Saving vegetable seeds???

Discussion in 'Seed Starting / Propagation' started by kathyd, Sep 4, 2011.

  1. kathyd

    kathyd In Flower

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    I have a few vegetable plants, Brandywine tomato, yellow pear shaped grape tomato, and some banana peppers I would like to save seeds from for next year. I have saved hundreds of flower seeds over the years, but nothing from vegetables. My question is this: how mature must I let the vegetables become on the vine before the seeds inside are viable? Thanks in advance.
     
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  3. carolyn

    carolyn Strong Ash

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    I save the seeds as soon as the fruit is mature. Some people say you need to let the tomato seeds ferment in their juice to dissolve the gelatinous mass around the seed so that you will have better germination rates for the next year. i have tried just squeezing the seeds out onto papertowels and fermenting the pulpy mass. I have had decent germination rates both ways. keep dry until next planting season. the peppers I just let ripen to the maturest stage and then pop the seeds off the membrane and out into an rx bottle until they are dry and then cap it until next planting season. You must let them dry, you don't want to have any mold growing on them or the seeds will die. Those little desiccant packets that come with vitamins are good to put into the bottle also, just as insurance against moisture. Hope this helps. Good luck
     
  4. Blaze312

    Blaze312 New Seed

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    This post made me think of something I had read not to long ago about seeds.

    In particular store bought Avocado.

    I read that although you can take the seeds and grow an Avocado tree from it. That tree will never produce fruit as it has been modified as such. I was wondering if, for starters is this true? And also, do similar things happen when trying to plant store bought apples or other common fruits?

    -Brian
     
  5. carolyn

    carolyn Strong Ash

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    If the avacado is from a hybrid plant, then, most likely you won't get a fruit that is similar to the one you ate. I don't know if the tree will really be sterile or not, though.
    Apple seeds from apples are they same way. You cannot grow a seed into a tree that you would, necessarily, want. I have a "wild" tree that has nasty apples on it. It's way in the back and we don't do anything to it (spray, prune) it drops its apples and they just rot, they are not fit to eat. So unless you have a "heritage" fruit (not a hybrid) the fruit will not be the same as the one you just ate.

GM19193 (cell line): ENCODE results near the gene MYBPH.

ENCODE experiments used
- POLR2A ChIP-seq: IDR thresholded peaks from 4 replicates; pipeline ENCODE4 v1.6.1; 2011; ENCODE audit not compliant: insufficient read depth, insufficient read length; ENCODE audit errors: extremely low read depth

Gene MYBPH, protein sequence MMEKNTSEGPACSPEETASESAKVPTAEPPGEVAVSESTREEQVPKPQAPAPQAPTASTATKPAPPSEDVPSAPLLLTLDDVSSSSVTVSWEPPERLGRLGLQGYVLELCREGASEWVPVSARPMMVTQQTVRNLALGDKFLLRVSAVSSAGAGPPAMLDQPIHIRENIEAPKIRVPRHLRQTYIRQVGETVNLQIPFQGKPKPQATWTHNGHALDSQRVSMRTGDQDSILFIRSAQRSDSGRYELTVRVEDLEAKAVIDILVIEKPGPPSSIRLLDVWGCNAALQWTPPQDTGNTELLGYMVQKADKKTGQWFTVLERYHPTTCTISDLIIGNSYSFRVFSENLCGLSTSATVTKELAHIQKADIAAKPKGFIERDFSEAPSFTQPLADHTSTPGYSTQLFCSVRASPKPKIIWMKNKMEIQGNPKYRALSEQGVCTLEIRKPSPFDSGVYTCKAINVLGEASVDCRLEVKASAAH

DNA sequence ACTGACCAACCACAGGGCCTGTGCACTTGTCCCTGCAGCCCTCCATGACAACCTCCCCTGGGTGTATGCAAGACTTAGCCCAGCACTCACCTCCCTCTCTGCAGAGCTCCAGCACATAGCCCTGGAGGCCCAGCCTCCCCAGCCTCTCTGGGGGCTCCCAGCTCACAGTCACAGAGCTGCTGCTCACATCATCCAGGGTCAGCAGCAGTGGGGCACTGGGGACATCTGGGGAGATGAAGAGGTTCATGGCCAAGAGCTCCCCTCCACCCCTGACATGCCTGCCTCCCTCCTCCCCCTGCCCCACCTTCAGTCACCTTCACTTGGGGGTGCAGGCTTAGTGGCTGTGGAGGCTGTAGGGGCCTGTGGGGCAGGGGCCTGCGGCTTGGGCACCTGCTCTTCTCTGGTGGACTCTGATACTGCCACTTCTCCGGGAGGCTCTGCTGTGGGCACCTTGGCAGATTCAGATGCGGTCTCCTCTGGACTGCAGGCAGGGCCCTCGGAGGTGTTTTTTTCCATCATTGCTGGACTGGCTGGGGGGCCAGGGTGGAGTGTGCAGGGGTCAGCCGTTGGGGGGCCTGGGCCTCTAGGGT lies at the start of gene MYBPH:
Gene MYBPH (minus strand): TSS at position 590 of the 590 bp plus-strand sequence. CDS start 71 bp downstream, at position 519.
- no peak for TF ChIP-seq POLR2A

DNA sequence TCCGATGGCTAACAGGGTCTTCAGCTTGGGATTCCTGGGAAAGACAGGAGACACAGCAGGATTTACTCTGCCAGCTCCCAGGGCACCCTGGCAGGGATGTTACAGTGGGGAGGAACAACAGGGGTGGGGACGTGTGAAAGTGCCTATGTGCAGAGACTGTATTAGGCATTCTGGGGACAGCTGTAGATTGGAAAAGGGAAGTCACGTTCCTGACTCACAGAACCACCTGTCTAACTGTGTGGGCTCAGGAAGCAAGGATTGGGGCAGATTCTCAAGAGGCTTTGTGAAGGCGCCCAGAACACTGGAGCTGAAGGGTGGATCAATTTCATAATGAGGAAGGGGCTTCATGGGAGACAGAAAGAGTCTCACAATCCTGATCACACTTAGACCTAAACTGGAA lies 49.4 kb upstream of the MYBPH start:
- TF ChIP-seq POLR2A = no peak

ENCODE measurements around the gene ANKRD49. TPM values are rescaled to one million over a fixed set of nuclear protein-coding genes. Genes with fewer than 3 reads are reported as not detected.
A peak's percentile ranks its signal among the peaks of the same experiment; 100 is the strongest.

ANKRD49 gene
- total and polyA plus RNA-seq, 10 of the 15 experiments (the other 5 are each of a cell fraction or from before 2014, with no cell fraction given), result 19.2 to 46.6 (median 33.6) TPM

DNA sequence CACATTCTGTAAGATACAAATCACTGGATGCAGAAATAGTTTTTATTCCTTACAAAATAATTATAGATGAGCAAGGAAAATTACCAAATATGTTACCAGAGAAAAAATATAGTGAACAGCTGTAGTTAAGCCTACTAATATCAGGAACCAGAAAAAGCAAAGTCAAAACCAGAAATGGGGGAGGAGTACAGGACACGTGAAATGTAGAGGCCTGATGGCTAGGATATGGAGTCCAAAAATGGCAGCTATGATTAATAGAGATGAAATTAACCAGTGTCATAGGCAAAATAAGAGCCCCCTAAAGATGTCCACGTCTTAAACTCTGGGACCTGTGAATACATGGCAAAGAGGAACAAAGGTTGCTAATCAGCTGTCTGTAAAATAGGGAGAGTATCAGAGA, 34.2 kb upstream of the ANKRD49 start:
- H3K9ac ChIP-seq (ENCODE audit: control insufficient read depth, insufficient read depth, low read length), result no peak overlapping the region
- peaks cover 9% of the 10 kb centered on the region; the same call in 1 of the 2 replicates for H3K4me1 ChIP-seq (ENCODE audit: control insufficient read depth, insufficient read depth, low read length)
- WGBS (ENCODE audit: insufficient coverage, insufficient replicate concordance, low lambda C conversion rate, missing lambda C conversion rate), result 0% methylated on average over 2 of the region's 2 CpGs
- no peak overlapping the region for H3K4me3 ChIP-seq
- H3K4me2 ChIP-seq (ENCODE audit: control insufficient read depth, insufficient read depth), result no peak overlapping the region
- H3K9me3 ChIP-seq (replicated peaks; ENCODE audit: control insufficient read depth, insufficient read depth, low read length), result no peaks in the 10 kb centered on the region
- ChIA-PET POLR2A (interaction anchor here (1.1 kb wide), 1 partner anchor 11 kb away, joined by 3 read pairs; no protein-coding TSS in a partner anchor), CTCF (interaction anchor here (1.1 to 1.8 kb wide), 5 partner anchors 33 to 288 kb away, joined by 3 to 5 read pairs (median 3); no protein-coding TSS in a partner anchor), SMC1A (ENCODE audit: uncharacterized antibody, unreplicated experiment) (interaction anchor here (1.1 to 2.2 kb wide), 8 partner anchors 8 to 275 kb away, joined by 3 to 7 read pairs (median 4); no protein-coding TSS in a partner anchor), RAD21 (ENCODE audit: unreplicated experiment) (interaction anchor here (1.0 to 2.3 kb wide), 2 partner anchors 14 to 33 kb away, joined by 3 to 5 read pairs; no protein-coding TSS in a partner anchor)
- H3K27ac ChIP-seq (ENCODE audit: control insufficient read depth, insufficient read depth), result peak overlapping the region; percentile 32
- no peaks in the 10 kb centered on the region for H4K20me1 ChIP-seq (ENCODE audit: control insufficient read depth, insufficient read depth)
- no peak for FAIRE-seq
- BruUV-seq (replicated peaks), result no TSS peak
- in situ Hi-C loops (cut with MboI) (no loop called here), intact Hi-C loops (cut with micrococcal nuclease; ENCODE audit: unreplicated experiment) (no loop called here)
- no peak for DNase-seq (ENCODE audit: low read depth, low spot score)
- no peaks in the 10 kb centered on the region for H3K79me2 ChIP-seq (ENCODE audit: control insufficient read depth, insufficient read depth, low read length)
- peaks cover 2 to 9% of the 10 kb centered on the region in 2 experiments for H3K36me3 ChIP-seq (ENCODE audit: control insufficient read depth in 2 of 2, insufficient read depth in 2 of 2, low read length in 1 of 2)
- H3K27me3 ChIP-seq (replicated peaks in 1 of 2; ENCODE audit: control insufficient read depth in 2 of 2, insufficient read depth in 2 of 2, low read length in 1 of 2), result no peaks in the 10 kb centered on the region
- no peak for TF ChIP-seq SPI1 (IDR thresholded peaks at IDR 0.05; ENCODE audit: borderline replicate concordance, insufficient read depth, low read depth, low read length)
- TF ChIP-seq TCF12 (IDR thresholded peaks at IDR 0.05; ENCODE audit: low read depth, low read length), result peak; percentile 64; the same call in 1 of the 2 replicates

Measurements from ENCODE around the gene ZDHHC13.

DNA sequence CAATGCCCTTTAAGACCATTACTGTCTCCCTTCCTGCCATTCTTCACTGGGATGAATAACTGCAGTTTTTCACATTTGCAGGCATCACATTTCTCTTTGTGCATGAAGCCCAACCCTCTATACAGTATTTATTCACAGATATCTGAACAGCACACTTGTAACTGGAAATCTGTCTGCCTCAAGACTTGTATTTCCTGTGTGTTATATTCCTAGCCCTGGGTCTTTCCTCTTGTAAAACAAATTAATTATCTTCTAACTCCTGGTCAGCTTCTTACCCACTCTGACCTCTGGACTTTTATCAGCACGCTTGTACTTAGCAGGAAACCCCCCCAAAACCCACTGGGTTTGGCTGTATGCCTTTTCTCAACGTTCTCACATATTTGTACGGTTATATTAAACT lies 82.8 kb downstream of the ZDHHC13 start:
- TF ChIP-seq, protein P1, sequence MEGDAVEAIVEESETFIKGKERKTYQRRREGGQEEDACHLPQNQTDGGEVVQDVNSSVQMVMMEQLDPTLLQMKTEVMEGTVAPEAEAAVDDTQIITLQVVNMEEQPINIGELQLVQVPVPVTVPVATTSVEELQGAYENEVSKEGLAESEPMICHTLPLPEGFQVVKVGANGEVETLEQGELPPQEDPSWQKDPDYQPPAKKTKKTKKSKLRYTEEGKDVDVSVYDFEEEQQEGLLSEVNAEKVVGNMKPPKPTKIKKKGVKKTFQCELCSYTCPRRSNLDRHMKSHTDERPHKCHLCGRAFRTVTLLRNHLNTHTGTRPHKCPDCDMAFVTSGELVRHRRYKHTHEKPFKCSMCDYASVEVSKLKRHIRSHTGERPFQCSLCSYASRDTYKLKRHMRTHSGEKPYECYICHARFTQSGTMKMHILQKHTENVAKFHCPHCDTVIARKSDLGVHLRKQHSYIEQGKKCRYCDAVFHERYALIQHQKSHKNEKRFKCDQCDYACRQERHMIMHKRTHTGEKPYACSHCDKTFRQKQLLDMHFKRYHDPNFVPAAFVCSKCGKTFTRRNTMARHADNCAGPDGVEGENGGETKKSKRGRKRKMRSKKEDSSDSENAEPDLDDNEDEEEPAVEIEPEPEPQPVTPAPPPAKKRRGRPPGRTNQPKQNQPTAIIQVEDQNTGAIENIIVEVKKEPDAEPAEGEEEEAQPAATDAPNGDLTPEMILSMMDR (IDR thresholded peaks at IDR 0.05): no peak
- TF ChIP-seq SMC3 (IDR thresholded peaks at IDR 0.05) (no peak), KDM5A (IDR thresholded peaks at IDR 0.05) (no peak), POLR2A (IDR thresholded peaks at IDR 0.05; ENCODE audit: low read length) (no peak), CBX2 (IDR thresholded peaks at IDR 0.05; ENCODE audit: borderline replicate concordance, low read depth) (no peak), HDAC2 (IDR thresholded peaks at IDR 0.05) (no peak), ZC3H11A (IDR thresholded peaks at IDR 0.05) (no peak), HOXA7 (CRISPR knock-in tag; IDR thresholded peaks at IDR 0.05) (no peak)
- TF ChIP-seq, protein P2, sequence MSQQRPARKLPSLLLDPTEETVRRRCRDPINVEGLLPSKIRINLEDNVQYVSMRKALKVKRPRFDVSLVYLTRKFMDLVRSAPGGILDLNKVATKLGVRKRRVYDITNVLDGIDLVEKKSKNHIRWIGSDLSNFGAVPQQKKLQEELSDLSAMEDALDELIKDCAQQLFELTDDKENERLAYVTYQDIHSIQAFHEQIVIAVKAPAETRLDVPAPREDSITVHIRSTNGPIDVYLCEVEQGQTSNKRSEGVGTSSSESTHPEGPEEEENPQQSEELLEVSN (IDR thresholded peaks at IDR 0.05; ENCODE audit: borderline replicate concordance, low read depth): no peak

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  6. Coppice

    Coppice In Flower

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    Carolyn, apples if tended to get quite a bit better.

    The rankest cider apple tree makes a tolarable eating apple, breifly.

    if you reduced the scale, apple maggot, and some of the other chewing bugs that infest apples by a simple spray of dormant oil, tanglefoot traps, and clearing out the junk-brush from your apple tree. You might be suprised at how much better the apples become in a year or three.
     
  7. carolyn

    carolyn Strong Ash

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    No, Coppice, with this tree, there is no hope. It seems to be a red delicious variety. It has a horrible texture and tastes of, pretty much nothing. I have NEVER had a red delicious apple that was worth the time it took to pick the apple up. I did purchase a heritage red delicious a couple years ago, only because my husband wanted it, WHICH is SUPPOSED to taste like the apples of my moms childhood. If it doesn't, it will be fire wood pretty quickly.
     
  8. rockhound

    rockhound In Flower

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    apples

    I know this is an old post, but on the subject of never having good apples from that tree way in the back, what have you got to lose by trying some grafting on it? You could have a variety you want that way in just a few seasons. It would have a massive root system so should grow fast. Just a thought.
     
  9. carolyn

    carolyn Strong Ash

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    Rockhound, I probably could use the tree to practice some grafting on (which is something I would like to learn how to do, but have never tried) but it is in a really bad spot to get to. My husband parks his trench boxes (2 of them maybe 16'x 8' double stacked) in front of it to the north, the chicken coop and fence is to the south and east an the west is really not accessible to it. And is on a huge slope...not safe for ladders or equipment. But at your suggestion...I do have a couple of more disease resistant apples that I may just practice with.
     

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